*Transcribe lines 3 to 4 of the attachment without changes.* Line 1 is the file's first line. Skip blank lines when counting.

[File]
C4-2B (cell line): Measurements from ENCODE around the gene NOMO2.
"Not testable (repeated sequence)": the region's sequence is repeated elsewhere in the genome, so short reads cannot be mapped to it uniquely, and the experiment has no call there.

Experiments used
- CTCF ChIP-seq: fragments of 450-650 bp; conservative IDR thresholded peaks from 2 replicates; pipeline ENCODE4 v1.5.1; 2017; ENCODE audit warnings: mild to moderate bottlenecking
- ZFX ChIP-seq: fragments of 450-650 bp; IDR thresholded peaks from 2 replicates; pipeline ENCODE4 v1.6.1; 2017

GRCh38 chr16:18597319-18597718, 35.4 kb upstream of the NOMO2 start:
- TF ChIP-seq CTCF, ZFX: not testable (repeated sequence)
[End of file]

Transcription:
Experiments used
- CTCF ChIP-seq: fragments of 450-650 bp; conservative IDR thresholded peaks from 2 replicates; pipeline ENCODE4 v1.5.1; 2017; ENCODE audit warnings: mild to moderate bottlenecking